The line chart below visualizes some of the fee income data contextualized with daily transaction levels on Bitcoin. The precipitous drop in fee income is evident, and at the same time, transaction levels are flat at best after a noticeable drop throughout most of 2021.
Therefore, the simplest answer to why fees are low is that bitcoin is used less than it used to be. So why is bitcoin less used? This question is harder to answer. Reasons for the current lower usage of Bitcoin range from increased usage of Layer 2 (e.g. Lightning Network or Liquid) to general boredom as price volatility continues to fall.
Is low fee income a problem?
In the near term, the impact of low fee income consists mostly of sporadic Twitter drama as critics attempt to extrapolate today’s fee levels into predictions of Bitcoin’s sustainability decades and centuries ahead.
Bitcoin is currently only in the middle of its fourth halving period with a payout of 6.25 BTC per block. The subsidy will still be above 1 BTC for two more halving periods and above 0.1 BTC for at least 20 more years. While regular monitoring of network health is important, alarmism about the current status of toll revenue is premature.
All available fee data represents an unhelpful amount when considering the future lifespan of the Bitcoin network. Fee income is also very volatile, making it even more difficult to accurately calculate fee income forecasts. At the peak of the recent bull market, fee income accounted for about 15% of total monthly mining revenue. Today, that level has dropped to just under 1%. Will these large swings continue? Nobody knows for sure.
In short, the current fee income is no cause for panic, but there is no justification for ignoring this important data either.
Will fees go up again?
The simplest and most historically reliable reason for the recovery in fee income is another red-hot bull market. But at a deeper level, fees will only increase if demand for bitcoin block slots also increases. Fees increase when people want to use Bitcoin. Options for cultivating this demand range from simple proliferation and everyday use of bitcoin for payments to more controversial and more complex endeavors like building a decentralized financial ecosystem on top of the bitcoin blockchain.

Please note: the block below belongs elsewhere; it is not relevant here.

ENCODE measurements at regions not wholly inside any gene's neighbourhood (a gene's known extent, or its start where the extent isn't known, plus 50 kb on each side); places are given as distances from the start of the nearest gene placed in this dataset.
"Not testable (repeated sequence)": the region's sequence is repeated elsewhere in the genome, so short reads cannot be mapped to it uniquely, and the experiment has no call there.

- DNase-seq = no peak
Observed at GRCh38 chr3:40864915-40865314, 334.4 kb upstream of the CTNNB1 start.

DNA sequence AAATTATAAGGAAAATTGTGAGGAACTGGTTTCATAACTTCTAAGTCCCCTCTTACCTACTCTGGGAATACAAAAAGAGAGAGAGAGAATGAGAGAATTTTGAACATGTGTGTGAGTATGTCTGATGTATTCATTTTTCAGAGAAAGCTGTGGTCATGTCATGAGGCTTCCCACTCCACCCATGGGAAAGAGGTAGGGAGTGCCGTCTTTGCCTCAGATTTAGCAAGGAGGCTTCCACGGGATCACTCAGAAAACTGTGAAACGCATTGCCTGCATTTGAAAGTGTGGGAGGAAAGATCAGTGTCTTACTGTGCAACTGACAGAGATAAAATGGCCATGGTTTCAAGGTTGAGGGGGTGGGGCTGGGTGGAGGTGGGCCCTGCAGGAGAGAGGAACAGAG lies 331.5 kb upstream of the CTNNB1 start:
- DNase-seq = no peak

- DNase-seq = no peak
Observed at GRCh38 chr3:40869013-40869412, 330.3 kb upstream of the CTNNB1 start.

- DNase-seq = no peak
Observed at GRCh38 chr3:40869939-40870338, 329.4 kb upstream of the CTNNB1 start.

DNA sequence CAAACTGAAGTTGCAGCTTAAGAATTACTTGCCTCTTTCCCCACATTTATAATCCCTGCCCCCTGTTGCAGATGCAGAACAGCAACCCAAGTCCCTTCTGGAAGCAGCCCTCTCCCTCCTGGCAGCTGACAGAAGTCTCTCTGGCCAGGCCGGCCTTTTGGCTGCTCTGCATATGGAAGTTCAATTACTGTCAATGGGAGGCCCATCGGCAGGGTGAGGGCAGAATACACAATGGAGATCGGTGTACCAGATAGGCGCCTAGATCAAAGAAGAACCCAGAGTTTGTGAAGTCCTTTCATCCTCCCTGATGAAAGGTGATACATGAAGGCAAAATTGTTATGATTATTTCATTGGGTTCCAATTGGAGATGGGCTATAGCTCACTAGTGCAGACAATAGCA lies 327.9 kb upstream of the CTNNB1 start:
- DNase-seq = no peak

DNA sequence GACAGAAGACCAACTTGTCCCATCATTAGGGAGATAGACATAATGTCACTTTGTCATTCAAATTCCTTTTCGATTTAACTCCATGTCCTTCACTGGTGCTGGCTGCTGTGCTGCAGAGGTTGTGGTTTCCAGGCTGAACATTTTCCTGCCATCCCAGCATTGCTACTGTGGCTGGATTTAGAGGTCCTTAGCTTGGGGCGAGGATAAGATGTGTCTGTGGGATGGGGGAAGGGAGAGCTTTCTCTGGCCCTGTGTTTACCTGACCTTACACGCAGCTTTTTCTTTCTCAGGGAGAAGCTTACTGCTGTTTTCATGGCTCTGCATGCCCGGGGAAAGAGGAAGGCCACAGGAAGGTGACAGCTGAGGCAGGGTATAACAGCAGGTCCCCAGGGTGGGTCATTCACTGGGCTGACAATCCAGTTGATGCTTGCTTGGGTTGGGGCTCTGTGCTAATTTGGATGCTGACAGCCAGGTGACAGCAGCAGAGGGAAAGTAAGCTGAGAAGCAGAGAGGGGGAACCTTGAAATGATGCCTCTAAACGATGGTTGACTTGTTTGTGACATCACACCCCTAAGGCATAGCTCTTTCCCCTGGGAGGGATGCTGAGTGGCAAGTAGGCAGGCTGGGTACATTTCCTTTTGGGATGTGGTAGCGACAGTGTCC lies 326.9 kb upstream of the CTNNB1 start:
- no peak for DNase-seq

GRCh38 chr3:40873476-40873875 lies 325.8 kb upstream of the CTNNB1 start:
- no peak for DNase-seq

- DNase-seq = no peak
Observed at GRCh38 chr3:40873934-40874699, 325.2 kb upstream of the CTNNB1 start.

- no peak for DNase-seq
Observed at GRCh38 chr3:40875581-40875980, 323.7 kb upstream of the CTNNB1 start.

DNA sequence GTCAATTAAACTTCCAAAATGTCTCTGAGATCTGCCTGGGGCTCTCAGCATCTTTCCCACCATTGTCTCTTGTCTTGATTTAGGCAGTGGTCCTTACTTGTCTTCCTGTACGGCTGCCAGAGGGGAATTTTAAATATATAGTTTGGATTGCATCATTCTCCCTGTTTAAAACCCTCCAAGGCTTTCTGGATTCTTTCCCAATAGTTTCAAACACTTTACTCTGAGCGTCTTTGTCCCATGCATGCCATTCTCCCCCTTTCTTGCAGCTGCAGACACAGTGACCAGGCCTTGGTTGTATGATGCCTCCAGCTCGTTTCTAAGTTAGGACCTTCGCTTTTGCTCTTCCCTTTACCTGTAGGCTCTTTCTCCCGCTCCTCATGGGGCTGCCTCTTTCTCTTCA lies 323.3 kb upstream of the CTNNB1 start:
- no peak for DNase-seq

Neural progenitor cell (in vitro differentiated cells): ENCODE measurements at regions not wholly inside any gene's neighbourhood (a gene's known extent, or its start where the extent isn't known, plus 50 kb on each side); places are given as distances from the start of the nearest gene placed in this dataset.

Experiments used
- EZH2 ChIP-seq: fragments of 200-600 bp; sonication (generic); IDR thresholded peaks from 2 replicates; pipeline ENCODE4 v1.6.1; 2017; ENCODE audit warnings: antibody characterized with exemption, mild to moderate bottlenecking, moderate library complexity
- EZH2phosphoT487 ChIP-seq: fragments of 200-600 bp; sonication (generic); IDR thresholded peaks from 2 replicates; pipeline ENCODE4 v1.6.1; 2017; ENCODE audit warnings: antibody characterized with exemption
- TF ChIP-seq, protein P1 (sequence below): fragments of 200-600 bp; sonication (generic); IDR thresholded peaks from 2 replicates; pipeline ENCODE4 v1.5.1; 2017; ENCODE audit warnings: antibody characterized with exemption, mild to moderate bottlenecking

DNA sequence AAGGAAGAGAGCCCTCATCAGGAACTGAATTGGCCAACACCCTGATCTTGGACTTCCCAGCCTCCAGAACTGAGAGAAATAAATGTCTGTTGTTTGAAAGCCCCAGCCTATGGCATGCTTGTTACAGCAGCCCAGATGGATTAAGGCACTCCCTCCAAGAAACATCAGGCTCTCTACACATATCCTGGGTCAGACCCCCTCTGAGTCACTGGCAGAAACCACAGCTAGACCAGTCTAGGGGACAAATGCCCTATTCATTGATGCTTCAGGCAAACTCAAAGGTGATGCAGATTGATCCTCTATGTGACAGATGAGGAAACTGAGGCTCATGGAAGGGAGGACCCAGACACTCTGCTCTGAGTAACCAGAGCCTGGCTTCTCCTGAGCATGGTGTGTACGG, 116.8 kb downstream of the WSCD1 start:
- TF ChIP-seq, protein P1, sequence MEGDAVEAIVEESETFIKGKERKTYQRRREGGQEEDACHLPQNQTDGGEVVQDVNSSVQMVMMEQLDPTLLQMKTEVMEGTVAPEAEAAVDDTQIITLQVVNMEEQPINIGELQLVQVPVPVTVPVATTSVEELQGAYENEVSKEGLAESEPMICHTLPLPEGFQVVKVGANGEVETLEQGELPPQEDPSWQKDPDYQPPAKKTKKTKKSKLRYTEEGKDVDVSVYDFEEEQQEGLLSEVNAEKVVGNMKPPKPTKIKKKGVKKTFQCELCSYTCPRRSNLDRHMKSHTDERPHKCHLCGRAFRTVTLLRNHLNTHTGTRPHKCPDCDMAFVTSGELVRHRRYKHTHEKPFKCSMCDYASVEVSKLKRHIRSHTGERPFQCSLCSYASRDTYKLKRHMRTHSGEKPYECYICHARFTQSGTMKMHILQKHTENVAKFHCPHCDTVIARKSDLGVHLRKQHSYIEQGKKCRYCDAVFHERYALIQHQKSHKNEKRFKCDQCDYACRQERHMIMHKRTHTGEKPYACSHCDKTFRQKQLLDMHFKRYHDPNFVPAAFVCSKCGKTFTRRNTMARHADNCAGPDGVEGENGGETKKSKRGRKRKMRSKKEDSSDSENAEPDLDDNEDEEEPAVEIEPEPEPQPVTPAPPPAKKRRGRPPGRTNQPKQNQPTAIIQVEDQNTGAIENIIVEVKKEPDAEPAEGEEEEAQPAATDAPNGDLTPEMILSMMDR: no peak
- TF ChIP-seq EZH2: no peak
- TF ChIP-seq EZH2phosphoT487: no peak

And it’s okay that future fee income is an open question – for now. Almost all of the doom and gloom being aired on social media about low Bitcoin fees is given the small dataset of historical fee income available to analysts and the sheer amount of time until the mining subsidy is so low that it becomes irrelevant and fees, poorly justified the only source of income from mining.
Last but not least, Bitcoin has proven to be a reliable piece of technology. In the last ten years, fee income has gone up and down. What fees will be incurred in 100 years is quite simply an open question.
This is a guest post by Zack Voell. The opinions expressed are solely their own and do not necessarily reflect those of BTC Inc or Bitcoin Magazine.